Lord of the Dance
My husband, Jim, knows how to make a joyful noise. He’s been a shower singer all his life and loves music ---everything from hymns to classical music. He even likes elevator music. He also enjoys creating titles for phantom country-western tunes, such as “Her Words Were Like Vinegar, and Now I’m in a Pickle.” But enough about his talent. It’s important to note that his love of music is superseded only by his total lack of rhythm and pitch.
As newlyweds, we belonged to a small church where I sang in the choir. One year, Jim was asked to narrate the Christmas pageant. As rehearsals progressed, he learned the words to the songs and, during final rehearsals, he decided to sing along since only a few men were in the choir.
Almost immediately, the choir director said, “Stop, men. Let’s review that last section.” They'd sung only a few bars when the director again stopped. “We’ve not had trouble on that section before--what’s happened?” he wondered aloud. Two of the men glanced at Jim. “Listen to the parts again,” he instructed. The pianist played the notes, and they began again.
“STOP!!!” the director now demanded. “ONLY the tenors this time.” Unsure if he was a tenor, Jim listened. The tenors performed perfectly. “Okay, now ONLY the basses.” Also confused over whether he was a bass, Jim listened. The basses performed perfectly. Satisfied, the director said, “Okay, let’s put it together.” Jim joined back in. Suddenly noticing that Jim was singing, the director stopped the rehearsal. “Jim?” he called.
“Uh…why don’t you just narrate for us? I think that would be best. You’ve got a great speaking voice, and you probably just…um… need to save your voice for those speaking parts. Okay?” Jim agreed to “save” his voice, and the Christmas program was a tremendous success.
Sometime later, Jim purchased a guitar and tried playing that, to no avail. We bought a piano but that proved too big a challenge. Then he tried the harmonica but “You Are My Sunshine,” was the only song anyone recognized, and the tempo was on the slow, choppy side. One Christmas, I put a kazoo in his stocking, and he found some success in that. There just isn’t a big demand for kazoo players, so it’s now tucked away somewhere.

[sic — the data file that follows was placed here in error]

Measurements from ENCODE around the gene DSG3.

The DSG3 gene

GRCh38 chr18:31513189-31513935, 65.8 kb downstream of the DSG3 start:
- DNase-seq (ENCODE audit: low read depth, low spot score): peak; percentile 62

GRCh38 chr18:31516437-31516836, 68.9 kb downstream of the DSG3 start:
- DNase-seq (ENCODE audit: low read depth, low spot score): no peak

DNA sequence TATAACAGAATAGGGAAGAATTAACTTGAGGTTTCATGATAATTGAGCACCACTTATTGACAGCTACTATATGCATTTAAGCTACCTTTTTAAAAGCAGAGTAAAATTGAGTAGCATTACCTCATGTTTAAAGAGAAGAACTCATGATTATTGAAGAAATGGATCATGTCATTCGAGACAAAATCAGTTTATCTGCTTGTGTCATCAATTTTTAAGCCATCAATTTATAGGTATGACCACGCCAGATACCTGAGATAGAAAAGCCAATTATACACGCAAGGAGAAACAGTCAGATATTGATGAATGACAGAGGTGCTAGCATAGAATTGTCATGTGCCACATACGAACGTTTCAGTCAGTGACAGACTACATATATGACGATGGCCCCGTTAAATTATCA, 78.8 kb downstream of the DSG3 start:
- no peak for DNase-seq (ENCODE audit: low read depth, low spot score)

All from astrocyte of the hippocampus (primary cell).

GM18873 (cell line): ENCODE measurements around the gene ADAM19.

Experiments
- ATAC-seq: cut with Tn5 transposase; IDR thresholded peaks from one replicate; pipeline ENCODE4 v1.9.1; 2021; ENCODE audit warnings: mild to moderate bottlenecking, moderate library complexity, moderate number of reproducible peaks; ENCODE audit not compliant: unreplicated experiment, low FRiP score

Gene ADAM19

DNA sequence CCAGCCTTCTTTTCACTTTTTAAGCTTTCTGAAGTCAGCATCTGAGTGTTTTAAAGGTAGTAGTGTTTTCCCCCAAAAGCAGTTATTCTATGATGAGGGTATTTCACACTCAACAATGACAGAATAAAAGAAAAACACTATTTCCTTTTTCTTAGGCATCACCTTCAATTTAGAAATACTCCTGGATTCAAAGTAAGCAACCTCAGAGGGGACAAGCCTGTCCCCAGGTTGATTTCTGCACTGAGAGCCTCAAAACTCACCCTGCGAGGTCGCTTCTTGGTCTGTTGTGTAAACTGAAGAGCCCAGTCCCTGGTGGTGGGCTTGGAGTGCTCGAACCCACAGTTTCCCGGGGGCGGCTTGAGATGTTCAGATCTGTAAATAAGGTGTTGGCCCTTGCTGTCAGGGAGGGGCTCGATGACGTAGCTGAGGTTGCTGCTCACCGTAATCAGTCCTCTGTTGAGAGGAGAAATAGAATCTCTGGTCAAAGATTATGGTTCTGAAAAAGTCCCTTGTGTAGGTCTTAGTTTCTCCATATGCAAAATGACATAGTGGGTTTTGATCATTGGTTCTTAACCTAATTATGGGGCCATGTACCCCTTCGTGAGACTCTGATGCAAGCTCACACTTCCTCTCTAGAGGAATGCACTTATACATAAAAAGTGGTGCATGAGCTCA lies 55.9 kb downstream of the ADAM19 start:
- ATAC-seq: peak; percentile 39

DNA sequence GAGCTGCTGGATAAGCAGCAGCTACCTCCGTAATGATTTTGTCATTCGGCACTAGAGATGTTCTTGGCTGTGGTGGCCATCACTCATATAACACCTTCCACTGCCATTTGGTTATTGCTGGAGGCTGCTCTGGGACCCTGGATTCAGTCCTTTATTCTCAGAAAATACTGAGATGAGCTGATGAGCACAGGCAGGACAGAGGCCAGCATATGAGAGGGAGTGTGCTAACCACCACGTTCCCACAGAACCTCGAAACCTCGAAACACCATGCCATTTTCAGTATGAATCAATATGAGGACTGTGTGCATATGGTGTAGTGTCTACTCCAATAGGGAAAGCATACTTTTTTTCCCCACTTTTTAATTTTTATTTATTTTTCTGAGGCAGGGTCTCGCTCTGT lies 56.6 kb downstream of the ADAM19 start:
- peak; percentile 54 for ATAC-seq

Several years ago, we purchased tickets to see "Riverdance," which showcased Celtic music, and that was added to his favorite music. A year or so later, we watched the sequel, "Lord of the Dance," on PBS. The next day, the children were having breakfast when he came dancing into the room. “Guess who I am?” he challenged the kids.
“The scarecrow from Wizard of Oz,” one guessed. “Barney the Dinosaur,” another said. Other equally unflattering guesses followed.
“This should have been easy! Come on, don’t I look even a little like Michael Flatley in "Lord of the Dance?” he asked breathlessly.
“NO!” they declared in unison. Perhaps they were confused by his short, stout frame. I’m sure it had nothing to do with his style.
I used to wonder why God didn’t bless Jim with the ability to sing or play a musical instrument well. After all, he enjoys music more than most people I know. But through the years, Jim discovered he had other God-given talents. He’s an insightful Bible teacher and has served as a deacon and on numerous church committees. He’s a wonderful husband, a terrific father to our three children, and his grandchildren think he’s great. His employees say he’s a wise supervisor. His family and friends are blessed by his sense of humor, and he enjoys making a joyful noise through participation in congregational singing.
In Heaven, I believe his faithfulness in finding and using the talents he was given will be rewarded. As the master said to the faithful steward, Jesus will say, “Well done, good and faithful servant! You have been faithful with a few things, and I will put you in charge of many things. Come and share your master’s happiness!” (Matt. 25: 21). Then,Jim may boldly lead a heavenly choir in a song of praise while flawlessly playing a golden harp, and, like King David, dance with joy before his Lord!
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